Danionella cerebrum lives in rivers in parts of Myanmar. It has been used for laboratory research for many years, but only now it has been singled out as a separate species.
Scientists from Germany, USA and Switzerland have proved that the small transparent fish found in Myanmar belongs to a new species from the genus Danionella.
Due to the lack of the skullcap and the transparent body, the brain of the tiny crystal harlequin is visible in the living fish.
It is noted that the genus of ray-finned fish Danionella from the cyprinid family is considered one of the smallest vertebrates in the world.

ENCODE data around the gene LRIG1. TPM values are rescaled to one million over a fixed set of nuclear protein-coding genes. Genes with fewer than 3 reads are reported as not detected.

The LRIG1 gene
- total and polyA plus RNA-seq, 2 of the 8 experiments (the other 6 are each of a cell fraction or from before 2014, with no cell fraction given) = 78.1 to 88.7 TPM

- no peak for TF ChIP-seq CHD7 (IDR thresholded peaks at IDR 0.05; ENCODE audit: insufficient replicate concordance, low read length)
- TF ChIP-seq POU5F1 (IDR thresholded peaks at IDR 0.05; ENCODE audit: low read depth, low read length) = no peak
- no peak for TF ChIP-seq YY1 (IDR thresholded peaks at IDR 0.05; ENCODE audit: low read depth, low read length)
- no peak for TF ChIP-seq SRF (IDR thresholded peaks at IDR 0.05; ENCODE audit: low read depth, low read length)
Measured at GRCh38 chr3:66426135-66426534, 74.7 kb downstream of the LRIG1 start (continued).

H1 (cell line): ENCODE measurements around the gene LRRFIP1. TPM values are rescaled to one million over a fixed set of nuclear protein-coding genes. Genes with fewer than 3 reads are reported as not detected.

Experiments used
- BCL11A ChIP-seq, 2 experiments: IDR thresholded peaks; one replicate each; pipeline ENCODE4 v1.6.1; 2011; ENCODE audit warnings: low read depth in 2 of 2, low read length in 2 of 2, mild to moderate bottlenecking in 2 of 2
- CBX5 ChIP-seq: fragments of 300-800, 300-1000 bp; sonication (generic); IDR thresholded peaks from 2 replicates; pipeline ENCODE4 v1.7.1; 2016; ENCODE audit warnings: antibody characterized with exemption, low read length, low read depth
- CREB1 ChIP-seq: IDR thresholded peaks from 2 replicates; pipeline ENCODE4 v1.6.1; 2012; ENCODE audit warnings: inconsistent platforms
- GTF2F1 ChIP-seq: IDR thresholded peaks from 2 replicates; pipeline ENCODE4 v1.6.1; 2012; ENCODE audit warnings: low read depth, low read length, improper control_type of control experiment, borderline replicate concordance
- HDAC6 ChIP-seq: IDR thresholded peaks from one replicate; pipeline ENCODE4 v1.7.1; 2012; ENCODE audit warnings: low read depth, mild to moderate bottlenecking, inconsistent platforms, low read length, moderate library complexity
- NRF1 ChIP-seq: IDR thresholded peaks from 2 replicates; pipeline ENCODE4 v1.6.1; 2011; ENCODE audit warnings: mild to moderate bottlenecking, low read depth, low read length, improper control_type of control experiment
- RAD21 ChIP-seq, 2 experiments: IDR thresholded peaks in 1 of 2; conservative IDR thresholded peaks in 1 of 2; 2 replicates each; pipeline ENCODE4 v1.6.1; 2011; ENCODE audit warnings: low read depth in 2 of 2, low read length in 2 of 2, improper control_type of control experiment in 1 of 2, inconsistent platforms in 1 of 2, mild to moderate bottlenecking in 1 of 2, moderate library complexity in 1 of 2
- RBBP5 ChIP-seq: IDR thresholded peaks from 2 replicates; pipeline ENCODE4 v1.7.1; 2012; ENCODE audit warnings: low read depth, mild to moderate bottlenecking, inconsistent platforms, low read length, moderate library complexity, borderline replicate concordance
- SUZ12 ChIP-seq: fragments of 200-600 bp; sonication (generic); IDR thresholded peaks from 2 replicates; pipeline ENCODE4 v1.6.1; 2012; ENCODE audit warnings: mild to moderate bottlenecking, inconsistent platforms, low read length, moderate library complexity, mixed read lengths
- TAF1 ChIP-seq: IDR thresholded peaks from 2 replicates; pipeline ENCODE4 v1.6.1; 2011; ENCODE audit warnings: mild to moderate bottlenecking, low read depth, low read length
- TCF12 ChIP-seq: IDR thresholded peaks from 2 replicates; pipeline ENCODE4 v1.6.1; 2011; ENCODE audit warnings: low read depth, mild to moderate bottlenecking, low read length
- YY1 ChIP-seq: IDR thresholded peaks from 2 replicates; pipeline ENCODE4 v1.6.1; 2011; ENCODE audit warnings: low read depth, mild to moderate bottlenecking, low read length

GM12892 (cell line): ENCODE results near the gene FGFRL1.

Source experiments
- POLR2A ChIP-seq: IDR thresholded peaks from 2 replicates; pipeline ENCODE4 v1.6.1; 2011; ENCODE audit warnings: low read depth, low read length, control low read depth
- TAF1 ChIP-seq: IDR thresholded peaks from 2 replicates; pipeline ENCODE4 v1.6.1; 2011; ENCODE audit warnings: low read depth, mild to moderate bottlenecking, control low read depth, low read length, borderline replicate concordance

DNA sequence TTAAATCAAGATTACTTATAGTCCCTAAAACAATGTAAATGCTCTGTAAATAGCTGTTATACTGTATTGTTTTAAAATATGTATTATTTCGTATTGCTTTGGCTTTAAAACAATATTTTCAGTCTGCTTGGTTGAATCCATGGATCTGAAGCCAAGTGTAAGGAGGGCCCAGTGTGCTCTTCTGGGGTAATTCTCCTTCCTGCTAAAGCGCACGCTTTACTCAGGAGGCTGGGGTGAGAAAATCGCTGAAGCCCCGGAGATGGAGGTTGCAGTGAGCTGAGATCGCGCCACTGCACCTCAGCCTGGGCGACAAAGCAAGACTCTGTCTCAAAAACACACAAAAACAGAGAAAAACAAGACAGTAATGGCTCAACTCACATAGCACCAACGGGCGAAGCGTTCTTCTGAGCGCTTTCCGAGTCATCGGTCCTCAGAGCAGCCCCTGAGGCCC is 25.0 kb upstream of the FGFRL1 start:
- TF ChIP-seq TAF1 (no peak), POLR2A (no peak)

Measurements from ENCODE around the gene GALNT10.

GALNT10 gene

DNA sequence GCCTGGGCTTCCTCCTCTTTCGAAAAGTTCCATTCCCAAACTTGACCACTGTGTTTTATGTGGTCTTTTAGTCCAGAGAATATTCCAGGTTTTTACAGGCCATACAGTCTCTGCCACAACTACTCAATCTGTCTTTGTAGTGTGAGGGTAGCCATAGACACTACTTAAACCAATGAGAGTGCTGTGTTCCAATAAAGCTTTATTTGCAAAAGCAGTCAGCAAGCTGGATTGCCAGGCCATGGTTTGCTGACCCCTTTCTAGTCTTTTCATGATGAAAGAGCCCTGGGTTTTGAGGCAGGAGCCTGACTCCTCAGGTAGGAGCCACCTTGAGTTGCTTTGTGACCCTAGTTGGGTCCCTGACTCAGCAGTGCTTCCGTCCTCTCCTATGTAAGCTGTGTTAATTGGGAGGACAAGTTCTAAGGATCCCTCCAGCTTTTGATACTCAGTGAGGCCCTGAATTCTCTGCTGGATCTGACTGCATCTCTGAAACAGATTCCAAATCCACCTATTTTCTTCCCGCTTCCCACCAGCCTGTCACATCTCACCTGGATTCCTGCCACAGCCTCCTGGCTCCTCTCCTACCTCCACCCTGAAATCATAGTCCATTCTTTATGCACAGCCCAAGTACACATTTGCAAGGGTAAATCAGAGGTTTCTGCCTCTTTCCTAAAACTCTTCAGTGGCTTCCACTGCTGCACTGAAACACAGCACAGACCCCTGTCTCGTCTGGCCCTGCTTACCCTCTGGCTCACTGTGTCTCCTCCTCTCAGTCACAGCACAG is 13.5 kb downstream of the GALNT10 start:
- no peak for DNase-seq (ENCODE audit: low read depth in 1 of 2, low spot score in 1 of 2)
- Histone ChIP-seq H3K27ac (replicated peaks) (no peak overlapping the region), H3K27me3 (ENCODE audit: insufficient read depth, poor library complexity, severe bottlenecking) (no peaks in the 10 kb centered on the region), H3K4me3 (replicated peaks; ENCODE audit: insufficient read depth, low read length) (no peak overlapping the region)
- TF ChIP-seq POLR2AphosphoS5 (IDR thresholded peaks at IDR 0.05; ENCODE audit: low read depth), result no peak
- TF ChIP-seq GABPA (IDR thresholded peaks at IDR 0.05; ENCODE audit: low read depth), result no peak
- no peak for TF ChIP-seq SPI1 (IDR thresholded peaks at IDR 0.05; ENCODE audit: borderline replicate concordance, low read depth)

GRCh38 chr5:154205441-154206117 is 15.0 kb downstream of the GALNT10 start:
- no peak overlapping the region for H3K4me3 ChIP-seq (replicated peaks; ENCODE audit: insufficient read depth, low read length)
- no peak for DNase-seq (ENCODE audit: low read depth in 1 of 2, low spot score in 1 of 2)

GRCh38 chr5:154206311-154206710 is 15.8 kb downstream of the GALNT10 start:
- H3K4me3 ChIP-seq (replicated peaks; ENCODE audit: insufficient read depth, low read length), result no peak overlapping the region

The length of an adult is 10-12 millimeters, it has no scales, and the body and head are so transparent that a living brain is visible.
Due to its simplistic anatomy, Danionella traditionally attracts the attention of scientists: the fish lacks a skull cap, so it serves as an ideal model for neurophysiological research.
Due to the size and simplicity of morphology, the identification of independent species within the genus Danionella is problematic, but without this it is difficult to reconstruct its evolutionary history.
Biologists, using a combination of classical taxonomic methods and molecular approaches, have shown that fish, long used in laboratory experiments around the world under the name Danionella translucida, is in fact a new, previously unknown species.